Aldermen in the city of Evanston in Illinois have voted to use all revenue generated from recreational marijuana taxes to fund reparations program that will benefit its African-American residents.
According to the Chicago Tribune, the bill, which was approved after an 8-1 vote on November 25 aims to help the city’s black population stay. It will also provide job training as well as other incentives. According to data from the U.S. Census, the population of black residents in the city decreased from 22.5% of the population in 2000 to 16.9% in 2017.
“We can implement funding to directly invest in black Evanston,” Ald. Robin Rue Simmons said.
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City of Evanston staff revealed the fund will have a $10 million cap with a possible annual revenue of $500,000 to $750,000 generated from marijuana tax.
The program will take effect in 2020 when the sale of recreational marijuana to adults in the state of Illinois officially becomes legal. Though the city has opted to legalize and generate revenue from the sale of recreational marijuana, several other suburbs have chosen not to.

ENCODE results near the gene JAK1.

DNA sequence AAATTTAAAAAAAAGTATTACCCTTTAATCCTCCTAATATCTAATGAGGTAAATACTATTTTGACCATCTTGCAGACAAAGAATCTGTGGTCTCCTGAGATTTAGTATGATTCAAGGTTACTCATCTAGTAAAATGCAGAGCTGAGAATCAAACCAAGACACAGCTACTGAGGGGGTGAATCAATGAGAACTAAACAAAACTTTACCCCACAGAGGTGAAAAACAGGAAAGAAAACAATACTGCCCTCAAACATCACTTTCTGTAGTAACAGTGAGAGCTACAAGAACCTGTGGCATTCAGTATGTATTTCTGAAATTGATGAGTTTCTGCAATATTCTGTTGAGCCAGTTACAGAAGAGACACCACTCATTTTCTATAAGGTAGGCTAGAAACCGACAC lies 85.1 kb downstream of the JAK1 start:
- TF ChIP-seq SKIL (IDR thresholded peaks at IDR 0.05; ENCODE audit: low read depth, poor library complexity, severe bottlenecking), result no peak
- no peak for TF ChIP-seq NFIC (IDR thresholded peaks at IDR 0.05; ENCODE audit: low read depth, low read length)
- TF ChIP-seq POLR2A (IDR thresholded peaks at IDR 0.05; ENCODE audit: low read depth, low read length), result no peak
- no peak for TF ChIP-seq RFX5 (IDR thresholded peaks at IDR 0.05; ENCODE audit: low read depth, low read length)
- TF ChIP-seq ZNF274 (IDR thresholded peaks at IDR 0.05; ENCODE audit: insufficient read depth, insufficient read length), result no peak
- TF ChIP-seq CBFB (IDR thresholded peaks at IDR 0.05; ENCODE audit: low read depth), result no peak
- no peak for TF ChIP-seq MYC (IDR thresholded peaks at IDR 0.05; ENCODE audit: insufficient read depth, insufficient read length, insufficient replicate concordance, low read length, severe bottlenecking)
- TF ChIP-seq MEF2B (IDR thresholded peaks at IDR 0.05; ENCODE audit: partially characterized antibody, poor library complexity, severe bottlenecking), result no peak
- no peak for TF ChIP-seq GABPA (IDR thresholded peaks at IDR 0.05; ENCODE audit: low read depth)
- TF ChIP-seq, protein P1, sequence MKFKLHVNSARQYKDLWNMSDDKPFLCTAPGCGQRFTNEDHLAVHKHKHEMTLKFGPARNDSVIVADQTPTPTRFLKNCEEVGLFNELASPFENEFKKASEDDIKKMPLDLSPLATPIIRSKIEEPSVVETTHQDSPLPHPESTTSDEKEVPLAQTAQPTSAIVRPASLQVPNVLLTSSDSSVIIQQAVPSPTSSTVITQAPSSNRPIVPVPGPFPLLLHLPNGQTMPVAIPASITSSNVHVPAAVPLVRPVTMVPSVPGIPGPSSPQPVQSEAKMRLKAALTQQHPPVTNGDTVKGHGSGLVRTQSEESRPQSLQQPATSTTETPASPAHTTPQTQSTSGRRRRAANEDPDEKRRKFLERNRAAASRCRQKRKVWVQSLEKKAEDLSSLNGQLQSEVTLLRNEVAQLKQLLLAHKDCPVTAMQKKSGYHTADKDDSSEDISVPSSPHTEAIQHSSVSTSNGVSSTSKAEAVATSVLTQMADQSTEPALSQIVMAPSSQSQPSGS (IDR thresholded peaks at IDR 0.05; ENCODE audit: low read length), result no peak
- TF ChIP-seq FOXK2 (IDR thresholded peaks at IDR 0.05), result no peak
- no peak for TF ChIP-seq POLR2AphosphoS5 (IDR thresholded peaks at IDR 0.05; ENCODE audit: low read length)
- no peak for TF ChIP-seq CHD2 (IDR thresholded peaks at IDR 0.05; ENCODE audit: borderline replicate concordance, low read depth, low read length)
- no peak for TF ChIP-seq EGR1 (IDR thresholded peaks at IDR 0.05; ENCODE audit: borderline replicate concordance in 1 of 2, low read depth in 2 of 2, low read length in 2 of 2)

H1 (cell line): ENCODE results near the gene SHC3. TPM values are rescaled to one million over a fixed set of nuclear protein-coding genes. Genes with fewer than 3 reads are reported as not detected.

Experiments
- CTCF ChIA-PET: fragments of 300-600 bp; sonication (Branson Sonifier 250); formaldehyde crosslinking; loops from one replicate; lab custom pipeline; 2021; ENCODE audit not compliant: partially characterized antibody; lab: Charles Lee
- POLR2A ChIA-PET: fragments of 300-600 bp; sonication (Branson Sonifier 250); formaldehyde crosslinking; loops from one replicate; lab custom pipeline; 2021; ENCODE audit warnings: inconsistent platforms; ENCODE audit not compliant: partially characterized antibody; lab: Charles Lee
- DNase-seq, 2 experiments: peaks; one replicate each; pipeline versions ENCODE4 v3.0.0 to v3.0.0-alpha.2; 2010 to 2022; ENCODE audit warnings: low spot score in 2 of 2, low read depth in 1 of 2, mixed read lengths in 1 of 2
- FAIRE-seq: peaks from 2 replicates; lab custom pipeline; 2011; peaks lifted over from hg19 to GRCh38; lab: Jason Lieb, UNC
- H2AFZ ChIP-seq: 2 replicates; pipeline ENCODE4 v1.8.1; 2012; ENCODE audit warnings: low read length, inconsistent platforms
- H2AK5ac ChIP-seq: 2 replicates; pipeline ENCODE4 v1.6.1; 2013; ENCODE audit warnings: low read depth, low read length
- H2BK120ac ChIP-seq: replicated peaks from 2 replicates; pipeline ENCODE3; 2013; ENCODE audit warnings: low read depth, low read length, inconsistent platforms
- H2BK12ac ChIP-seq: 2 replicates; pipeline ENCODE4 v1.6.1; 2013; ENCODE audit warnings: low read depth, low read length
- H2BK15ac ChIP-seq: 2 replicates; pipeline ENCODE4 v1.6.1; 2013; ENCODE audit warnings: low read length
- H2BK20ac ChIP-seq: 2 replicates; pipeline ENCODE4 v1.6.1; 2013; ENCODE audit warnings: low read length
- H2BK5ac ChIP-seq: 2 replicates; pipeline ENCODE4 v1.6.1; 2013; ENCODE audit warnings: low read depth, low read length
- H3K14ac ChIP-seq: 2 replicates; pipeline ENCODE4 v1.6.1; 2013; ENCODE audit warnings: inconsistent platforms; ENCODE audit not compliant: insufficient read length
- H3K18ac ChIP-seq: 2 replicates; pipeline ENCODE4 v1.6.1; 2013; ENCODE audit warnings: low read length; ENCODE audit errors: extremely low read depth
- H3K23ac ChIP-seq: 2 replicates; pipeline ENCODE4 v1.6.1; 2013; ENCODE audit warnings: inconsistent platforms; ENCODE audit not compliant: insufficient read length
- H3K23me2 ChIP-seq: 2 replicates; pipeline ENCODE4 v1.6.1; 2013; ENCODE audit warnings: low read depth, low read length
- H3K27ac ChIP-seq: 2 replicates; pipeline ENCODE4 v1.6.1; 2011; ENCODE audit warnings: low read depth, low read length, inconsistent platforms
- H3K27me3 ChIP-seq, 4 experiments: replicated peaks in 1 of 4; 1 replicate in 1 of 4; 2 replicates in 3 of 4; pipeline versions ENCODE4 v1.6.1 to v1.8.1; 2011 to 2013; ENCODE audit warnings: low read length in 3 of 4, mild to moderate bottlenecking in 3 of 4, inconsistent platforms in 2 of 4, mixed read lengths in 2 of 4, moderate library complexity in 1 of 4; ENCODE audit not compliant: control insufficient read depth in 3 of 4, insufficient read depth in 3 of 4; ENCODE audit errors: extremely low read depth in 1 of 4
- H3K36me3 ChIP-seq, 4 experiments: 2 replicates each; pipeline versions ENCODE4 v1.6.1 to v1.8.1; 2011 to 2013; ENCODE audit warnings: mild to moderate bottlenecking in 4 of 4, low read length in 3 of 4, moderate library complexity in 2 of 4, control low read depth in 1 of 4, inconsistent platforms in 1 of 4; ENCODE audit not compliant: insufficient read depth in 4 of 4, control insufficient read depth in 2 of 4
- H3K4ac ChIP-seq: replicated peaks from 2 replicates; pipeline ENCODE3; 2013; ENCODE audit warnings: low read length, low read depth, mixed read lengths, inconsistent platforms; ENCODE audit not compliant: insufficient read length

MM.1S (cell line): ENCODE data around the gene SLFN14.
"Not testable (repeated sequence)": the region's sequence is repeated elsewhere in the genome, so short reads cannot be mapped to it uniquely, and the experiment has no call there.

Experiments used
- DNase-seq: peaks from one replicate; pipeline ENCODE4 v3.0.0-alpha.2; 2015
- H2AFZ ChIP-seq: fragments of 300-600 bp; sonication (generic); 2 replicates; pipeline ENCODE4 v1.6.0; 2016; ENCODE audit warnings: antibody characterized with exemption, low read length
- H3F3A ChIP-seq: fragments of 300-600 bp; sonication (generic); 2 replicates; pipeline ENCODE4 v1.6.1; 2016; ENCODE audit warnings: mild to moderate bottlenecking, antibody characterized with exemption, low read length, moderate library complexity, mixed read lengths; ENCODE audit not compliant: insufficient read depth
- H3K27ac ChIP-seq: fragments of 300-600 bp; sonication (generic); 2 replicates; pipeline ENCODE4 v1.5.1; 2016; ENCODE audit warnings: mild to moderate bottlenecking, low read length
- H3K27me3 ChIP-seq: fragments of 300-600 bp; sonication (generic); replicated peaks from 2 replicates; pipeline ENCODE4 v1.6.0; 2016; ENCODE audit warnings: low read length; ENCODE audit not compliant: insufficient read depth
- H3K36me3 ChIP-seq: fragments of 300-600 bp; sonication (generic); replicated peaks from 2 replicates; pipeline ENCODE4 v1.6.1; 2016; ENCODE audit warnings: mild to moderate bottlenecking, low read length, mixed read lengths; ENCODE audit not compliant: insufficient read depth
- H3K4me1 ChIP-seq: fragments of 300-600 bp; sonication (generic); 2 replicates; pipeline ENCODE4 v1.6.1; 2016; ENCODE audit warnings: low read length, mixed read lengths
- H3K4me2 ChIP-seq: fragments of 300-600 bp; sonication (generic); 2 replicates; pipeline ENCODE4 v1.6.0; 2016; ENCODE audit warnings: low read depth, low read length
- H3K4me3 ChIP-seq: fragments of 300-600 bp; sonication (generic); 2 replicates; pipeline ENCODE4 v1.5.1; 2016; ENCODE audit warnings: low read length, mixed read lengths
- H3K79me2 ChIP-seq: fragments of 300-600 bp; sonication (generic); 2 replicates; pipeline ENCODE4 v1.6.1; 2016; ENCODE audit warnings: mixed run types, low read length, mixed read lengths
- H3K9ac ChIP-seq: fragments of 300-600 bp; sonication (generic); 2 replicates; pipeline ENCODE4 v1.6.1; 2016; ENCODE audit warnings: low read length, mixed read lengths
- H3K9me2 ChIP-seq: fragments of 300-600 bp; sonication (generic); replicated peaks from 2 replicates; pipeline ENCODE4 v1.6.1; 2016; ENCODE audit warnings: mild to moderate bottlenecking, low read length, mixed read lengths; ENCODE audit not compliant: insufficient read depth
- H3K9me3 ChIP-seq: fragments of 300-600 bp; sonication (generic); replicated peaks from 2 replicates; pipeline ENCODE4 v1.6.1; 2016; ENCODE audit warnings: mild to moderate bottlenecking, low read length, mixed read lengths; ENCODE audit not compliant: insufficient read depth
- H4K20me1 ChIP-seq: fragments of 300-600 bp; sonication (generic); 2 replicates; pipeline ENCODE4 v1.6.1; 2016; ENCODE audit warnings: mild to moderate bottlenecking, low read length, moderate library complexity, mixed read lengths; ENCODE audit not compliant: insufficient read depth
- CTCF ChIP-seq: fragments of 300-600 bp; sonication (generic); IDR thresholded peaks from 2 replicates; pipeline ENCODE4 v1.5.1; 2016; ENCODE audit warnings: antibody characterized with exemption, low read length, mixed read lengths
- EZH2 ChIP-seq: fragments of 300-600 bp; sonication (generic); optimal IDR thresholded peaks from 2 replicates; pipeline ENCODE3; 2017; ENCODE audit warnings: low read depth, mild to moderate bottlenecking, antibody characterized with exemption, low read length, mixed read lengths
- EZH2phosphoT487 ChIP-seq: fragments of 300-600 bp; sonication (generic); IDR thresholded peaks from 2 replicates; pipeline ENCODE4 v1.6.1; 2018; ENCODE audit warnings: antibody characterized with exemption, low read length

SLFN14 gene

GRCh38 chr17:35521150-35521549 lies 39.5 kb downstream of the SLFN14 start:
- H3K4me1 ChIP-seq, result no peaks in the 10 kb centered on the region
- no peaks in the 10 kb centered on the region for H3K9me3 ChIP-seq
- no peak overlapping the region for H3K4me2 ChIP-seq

According to city officials, the reparations program is meant to atone for the persistent institutional setbacks of slavery as well as discrimination against blacks.
Simmons, who proposed the bill, said the source of the revenue was justified, especially as some of the city’s black residents, as a result of the state’s “war on drugs”, were convicted for smoking marijuana prior to its recreational legalization, the Chicago Tribune further reports.
She added that the revenue will “be invested in the community it unfairly policed and damaged.”
A committee has already been set up to explore how the funds will be disbursed and how it will benefit the city’s black residents through housing, education and economic incentives.
“I support the approval of the ordinance for the city of Evanston to commit all of the anticipated tax revenue from the recreational marijuana businesses, to support work aimed at intentionally repairing harms done to the black community from policies and practices in so many different areas,” an Evanston resident said.
Attitudes towards reparations for slavery in the United States tend to polarise the country, with whites highly against it while blacks tend to support the initiative. Those who support reparations say it is necessary to help redress the wrongs of slavery and racial discrimination.
In over a decade, the first congressional hearing on slavery reparations was held June 19 (Juneteenth), and as expected, the debate among the pro and against sides were rather interesting.